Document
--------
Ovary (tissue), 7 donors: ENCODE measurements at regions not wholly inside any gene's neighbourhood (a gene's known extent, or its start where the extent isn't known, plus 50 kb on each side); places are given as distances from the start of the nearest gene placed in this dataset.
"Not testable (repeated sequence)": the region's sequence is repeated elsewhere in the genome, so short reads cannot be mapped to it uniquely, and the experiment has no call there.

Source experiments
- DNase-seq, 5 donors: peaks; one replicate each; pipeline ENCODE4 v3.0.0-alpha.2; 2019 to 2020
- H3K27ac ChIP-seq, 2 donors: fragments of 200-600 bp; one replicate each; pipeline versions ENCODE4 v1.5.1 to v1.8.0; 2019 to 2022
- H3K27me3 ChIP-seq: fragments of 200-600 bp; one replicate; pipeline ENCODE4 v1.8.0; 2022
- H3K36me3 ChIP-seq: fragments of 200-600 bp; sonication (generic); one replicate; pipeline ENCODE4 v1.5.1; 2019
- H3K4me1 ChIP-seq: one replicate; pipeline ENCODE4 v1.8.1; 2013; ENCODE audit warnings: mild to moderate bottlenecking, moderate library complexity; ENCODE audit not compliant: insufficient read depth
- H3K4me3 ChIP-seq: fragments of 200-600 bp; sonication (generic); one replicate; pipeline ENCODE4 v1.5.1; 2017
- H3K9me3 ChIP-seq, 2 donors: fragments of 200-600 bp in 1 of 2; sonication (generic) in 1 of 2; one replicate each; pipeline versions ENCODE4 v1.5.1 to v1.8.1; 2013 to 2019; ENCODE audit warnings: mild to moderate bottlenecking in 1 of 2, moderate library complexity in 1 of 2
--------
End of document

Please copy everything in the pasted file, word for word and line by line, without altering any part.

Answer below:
Ovary (tissue), 7 donors: ENCODE measurements at regions not wholly inside any gene's neighbourhood (a gene's known extent, or its start where the extent isn't known, plus 50 kb on each side); places are given as distances from the start of the nearest gene placed in this dataset.
"Not testable (repeated sequence)": the region's sequence is repeated elsewhere in the genome, so short reads cannot be mapped to it uniquely, and the experiment has no call there.

Source experiments
- DNase-seq, 5 donors: peaks; one replicate each; pipeline ENCODE4 v3.0.0-alpha.2; 2019 to 2020
- H3K27ac ChIP-seq, 2 donors: fragments of 200-600 bp; one replicate each; pipeline versions ENCODE4 v1.5.1 to v1.8.0; 2019 to 2022
- H3K27me3 ChIP-seq: fragments of 200-600 bp; one replicate; pipeline ENCODE4 v1.8.0; 2022
- H3K36me3 ChIP-seq: fragments of 200-600 bp; sonication (generic); one replicate; pipeline ENCODE4 v1.5.1; 2019
- H3K4me1 ChIP-seq: one replicate; pipeline ENCODE4 v1.8.1; 2013; ENCODE audit warnings: mild to moderate bottlenecking, moderate library complexity; ENCODE audit not compliant: insufficient read depth
- H3K4me3 ChIP-seq: fragments of 200-600 bp; sonication (generic); one replicate; pipeline ENCODE4 v1.5.1; 2017
- H3K9me3 ChIP-seq, 2 donors: fragments of 200-600 bp in 1 of 2; sonication (generic) in 1 of 2; one replicate each; pipeline versions ENCODE4 v1.5.1 to v1.8.1; 2013 to 2019; ENCODE audit warnings: mild to moderate bottlenecking in 1 of 2, moderate library complexity in 1 of 2